Russia is set to blow up a dam about 35 miles from Kherson which would lead to a large-scale disaster, alleged the Ukrainian President Volodymyr Zelenskyy.
He said the Kakhovka dam on the Dnieper River had been mined by Russian forces. But Moscow has already accused Ukraine of firing missiles at the Soviet-built Kakhovka hydroelectric power plant which supplies electricity to hundreds of thousands of people.
Vladimir Leontyev, a Kremlin-installed regional official, said on Thursday that Ukrainian forces had launched five missile strikes against the Kakhovka dam and hydroelectric power station. He believes if this is destroyed, a crucial canal providing water to annexed Crimea would be severed.
But Zelenskyy alleged that Russia plans to blow up the dam, in what he deems as a terrorist act to unleash 18 million cubic meters and flood Kherson, and dozens of areas that are home to hundreds of thousands of people.
The Kakhovka Dam
The Kakhovka dam is about 30 metres tall and 3.2 km long. It was built during the Soviet era in 1956 on the Dnipro River as part of the Kakhovka hydroelectric power plant. The dam accommodates an 18 km reservoir which also supplies water to the Crimean peninsula. Authorities say the reservoir hold water equal to the Great Salt Lake in the American state of Utah. It is the sixth and the last dam in the Dnipro cascade.
Russian forces captured the power plant on February 24, 2022.
Hit the Dam to Cover Retreat
The Institute for the Study of War said Russia wants to withdraw from Kherson because it has become too difficult to resupply its soldiers. "The Russian military may believe that breaching the dam could cover their retreat from the right bank of the Dnipro River and prevent or delay Ukrainian advances."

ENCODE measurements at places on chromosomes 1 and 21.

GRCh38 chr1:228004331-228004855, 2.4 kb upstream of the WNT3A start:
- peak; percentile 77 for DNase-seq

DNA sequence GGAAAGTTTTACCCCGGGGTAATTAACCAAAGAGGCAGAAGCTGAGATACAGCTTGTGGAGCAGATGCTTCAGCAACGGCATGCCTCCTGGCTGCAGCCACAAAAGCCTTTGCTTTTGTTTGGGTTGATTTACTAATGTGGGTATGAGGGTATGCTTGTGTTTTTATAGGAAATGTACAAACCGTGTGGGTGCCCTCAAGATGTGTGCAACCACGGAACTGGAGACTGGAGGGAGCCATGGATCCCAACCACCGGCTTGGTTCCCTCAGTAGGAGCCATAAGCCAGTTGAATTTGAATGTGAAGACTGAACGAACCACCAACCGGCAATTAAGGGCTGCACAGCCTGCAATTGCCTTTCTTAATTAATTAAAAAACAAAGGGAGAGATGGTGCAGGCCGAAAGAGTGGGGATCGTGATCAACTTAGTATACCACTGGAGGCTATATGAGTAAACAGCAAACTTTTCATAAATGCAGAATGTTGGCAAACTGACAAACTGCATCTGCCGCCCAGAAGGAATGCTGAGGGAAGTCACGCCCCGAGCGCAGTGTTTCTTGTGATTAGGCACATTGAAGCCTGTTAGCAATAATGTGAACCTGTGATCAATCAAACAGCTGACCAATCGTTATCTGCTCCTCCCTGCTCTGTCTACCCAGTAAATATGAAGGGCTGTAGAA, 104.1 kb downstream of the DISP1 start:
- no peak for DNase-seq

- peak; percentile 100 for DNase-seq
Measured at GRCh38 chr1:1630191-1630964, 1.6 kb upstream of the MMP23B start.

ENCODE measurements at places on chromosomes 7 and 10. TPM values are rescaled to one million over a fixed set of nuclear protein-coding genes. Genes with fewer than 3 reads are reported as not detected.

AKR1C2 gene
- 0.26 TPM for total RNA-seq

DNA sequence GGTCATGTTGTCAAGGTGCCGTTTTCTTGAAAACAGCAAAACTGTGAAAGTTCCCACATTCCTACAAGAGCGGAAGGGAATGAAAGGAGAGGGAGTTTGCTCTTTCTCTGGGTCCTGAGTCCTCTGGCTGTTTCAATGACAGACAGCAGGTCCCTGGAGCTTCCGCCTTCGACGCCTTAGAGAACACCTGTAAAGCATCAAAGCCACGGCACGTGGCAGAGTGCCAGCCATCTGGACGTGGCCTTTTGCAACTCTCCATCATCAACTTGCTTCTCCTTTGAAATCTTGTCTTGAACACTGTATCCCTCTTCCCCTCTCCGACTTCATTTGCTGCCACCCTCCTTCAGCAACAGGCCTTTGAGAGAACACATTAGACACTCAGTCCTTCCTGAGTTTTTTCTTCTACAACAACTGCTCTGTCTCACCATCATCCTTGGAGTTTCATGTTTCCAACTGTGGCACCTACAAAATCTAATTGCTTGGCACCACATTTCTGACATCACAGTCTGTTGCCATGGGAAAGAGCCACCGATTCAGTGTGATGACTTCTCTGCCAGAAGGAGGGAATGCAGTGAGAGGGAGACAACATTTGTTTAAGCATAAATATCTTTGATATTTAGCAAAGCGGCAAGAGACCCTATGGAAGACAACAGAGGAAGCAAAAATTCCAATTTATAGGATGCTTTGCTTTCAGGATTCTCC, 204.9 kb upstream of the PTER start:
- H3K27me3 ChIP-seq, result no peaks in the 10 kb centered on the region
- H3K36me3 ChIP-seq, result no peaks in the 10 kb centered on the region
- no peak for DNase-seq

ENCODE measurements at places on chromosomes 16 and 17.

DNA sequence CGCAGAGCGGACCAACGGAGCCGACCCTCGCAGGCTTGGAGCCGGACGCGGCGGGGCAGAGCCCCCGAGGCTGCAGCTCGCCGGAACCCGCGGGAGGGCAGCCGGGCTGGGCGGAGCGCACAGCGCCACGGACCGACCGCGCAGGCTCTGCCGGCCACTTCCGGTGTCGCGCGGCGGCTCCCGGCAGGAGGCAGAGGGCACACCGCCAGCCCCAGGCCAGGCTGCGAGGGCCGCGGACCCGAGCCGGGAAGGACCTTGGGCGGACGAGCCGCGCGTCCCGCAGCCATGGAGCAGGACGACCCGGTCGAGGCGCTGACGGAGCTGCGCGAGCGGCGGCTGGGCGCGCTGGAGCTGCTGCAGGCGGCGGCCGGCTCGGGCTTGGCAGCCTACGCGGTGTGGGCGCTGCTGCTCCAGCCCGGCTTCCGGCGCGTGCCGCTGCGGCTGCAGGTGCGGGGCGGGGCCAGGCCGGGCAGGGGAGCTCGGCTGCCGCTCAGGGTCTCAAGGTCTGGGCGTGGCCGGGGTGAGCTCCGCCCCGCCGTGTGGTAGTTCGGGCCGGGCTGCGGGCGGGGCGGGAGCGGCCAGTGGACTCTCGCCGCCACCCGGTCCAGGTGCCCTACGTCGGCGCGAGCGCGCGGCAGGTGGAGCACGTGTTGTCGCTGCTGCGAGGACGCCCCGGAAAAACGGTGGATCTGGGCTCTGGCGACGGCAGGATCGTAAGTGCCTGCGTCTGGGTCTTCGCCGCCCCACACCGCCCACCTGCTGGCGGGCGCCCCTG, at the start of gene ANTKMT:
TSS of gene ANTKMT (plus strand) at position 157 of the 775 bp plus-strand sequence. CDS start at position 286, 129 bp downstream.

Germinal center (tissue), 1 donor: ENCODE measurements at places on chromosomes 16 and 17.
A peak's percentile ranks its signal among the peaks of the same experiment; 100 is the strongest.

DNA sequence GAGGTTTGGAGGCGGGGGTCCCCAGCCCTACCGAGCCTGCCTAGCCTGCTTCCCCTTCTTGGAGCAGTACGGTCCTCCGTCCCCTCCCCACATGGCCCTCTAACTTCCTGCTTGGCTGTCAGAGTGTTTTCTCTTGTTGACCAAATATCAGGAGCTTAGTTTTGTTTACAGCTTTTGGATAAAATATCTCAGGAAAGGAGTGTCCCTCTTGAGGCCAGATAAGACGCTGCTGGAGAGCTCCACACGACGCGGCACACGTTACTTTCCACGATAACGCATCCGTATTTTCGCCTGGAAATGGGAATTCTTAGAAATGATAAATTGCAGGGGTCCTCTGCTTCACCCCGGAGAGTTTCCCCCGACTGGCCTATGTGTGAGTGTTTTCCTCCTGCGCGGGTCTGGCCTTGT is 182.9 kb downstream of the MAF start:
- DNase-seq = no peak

The Institute highlighted that comments from Russia's top commander in Ukraine, General Sergei Surovikin, suggested a "false flag" attack was being planned. It says such an attack would further the false Russian information operation portraying Ukraine as a terrorist state that deliberately targets civilians.
In late February, Russia had used false flag attacks to justify its invasion of Ukraine. Moreover, Surovikin said difficult decisions would have to be made around Kherson as Ukrainian forces pushed their advance.
A Ukrainian soldier said captured soldiers had referred to destroying the dam. "They have spoken of this. I won't be surprised if they do...all they do is genocide."
The Institute says that Kremlin sources are likely setting information conditions for Russian forces to blow the dam after they withdraw from western Kherson Oblast and accuse Ukrainian forces of flooding the Dnipro River and surrounding settlements, partially in an attempt to cover their retreat further into eastern Kherson Oblast. "Continued Russian preparation for a false-flag attack on the Kakhovka HPP is also likely meant to distract from reports of Russian losses in Kherson Oblast."